Keywords: income and openness; EU accession; gravity equation
    JEL: F15 F43
    Date: 2006–10
  18. By: Castellani, Davide; Disdier, Anne-Célia; Navaretti, Giorgio Barba
    Abstract: Transferring low tech manufacturing jobs to cheap labour countries is often seen by part of the general public and policy makers as a step into the de-industrialisation of the European economies. However, several recent contributions have shown that the effects on home economies are rarely negative and often positive. Our paper contributes to this literature by examining how outward investments to cheap labour countries affect home activities of a sample of French and Italian firms that turn multinational in the period analysed. The effects of these investments are also compared to the effects of outward investments to developed economies. The analysis is carried out by using propensity score matching in order to build an appropriate counterfactual of national firms. This provides the hypothetical benchmark of what would have happened to domestic activities if firms had not invested abroad. We find no evidence of a negative effect of outward investments to cheap labour countries. In Italy they enhance the efficiency of home activities, with also positive long term effect on output and employment. For France we find a positive effect on the size of domestic activity. Investments to developed economies from both countries have essentially scale effects which eventually trickle down on employment and productivity at home.
    Keywords: multinational firms; productivity; propensity score matching
    JEL: C14 D21 F23
    Date: 2006–07
  19. By: Alvaredo, Facundo; Saez, Emmanuel
    Abstract: This paper presents series on top shares of income and wealth in Spain over the 20th century using personal income and wealth tax return statistics, as well as employment income statistics. Top income shares are highest in the 1930s in spite of substantial individual income tax evasion biasing down our estimates. This suggests that income inequality was much higher in the pre-civil war period than it is today. Employment income concentration was moderate in the 1960s and 1970s and dropped sharply from 1975 to 1977 during the transition to democracy. Top income shares have increased significantly since the mid-1990s due to an increase in wage income concentration and a surge in realized capital gains. Financial wealth concentration has also increased in the 1990s but real estate prices have increased sharply as well. As real estate wealth is less concentrated than financial wealth, on net, top wealth shares have declined slightly during the period 1982-2002. The wealth tax exemption of stocks for owners-managers since 1994 has gradually eroded by almost 40% the taxable wealth at the top, creating a very serious loophole in the wealth tax as well as large efficiency costs.
    Keywords: income; wealth inequality
    JEL: D3 H3
    Date: 2006–09
  20. By: Fernandez, Cristina (IESE Business School); Ortega, Carolina (FEDEA)
    Abstract: Spain has traditionally been known as a country of emigrants. However, in the last decade, Spain has experienced an unprecedented boom of immigration from three localized areas: Latin America, Africa and East Europe. In this paper, we study the behaviour of recent immigrants in the Spanish labour market identifying the major differences with the native population and tracking whether these differences fade away as their years of residence in Spain increase. With this objective, we focus on four labour market outcomes: labour supply, unemployment, incidence of overeducation and incidence of temporary contracts. Results show that, compared to natives, immigrants face initially higher participation rates, higher unemployment rates, higher incidence of overeducation and higher incidence of temporary contracts. However, five years after their arrival we could broadly say that participation rates start to converge to native rates, unemployment rates decrease to levels even lower than those of natives, and the incidence of temporary contracts and overeducation remains constant: no reduction of the gap with Spanish workers is observed. Therefore, we conclude that the Spanish labour market is managing to absorb the so called, 'immigration boom ', but at the expense of allocating immigrants in bad job-matches.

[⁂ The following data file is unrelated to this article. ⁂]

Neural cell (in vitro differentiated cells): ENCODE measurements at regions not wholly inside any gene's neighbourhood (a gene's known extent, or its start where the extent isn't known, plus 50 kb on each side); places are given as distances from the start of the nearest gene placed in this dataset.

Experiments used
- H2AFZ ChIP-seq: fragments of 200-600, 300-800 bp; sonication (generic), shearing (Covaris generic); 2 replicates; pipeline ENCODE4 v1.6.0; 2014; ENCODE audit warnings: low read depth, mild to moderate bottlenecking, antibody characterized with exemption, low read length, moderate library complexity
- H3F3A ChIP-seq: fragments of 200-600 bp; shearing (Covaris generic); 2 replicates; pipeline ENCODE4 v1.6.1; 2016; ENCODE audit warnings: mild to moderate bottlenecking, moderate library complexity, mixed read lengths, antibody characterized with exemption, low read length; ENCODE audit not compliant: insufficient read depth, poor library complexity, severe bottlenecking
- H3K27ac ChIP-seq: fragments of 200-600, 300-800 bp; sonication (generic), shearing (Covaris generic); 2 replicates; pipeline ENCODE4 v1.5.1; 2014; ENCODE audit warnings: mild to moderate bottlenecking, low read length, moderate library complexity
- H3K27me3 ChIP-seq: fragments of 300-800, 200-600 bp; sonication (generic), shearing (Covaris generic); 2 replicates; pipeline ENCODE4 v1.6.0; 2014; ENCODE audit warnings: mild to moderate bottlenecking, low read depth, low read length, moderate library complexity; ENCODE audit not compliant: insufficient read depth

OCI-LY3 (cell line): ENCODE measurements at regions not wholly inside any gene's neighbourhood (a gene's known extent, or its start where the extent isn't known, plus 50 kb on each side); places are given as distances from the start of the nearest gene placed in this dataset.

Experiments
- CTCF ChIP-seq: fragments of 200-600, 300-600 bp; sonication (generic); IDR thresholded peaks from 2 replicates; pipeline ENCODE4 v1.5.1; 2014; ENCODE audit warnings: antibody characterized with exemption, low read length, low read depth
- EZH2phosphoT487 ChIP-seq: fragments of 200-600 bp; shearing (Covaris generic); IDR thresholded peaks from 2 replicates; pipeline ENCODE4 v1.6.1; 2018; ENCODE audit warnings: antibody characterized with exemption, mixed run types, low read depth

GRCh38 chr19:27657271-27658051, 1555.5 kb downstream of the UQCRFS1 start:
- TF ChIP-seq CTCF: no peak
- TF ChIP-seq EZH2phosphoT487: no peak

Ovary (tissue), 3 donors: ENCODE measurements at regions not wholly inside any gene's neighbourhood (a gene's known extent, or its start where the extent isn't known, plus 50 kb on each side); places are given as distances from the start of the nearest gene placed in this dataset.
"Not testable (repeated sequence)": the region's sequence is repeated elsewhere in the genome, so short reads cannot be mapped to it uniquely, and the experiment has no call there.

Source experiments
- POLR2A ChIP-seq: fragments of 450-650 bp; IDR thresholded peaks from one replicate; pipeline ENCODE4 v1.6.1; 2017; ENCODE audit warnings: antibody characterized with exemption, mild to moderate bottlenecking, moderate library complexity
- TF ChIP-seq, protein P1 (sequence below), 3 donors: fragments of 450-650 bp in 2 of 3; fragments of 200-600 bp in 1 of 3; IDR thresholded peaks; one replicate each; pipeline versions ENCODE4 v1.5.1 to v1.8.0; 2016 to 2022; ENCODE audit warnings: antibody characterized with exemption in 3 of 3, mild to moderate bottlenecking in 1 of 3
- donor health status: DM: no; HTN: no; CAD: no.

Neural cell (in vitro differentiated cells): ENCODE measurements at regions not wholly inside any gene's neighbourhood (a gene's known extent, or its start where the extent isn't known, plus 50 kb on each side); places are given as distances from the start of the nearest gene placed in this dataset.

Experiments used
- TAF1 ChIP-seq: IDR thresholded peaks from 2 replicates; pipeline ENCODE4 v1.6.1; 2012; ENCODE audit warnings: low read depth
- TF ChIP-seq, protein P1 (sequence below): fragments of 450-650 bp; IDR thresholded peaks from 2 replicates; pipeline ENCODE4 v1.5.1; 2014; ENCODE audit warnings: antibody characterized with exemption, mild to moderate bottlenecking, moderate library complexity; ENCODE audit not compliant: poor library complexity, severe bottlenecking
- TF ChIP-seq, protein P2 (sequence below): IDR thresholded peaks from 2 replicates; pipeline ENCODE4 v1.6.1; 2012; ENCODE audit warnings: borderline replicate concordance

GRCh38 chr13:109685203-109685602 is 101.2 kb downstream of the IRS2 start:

Keywords: immigration; assimilation; labor force participation; unemployment; overeducation; temporary contracts;
    JEL: J11 J21 J61
    Date: 2006–09–03
  21. By: Giorgio Brunello (University of Padua); Beatrice d'Hombres (European Commission Joint Research Centre)
    Abstract: We use data from the European Community Household Panel to investigate the impact of body weight on wages in 9 European countries. When we pool the available data across countries and years, we find that a 10% increase in the average body mass index reduces the real earnings of males and females by 3.27% and 1.86% respectively. Since European culture, society and labour market are heterogeneous, we estimate separate regressions for Northern and Southern Europe and find that the negative impact of the body mass index on earnings is larger - and statistically significant - in the latter area.
    Keywords: wages, body mass index, Europe
    JEL: I12 J3
    Date: 2006–10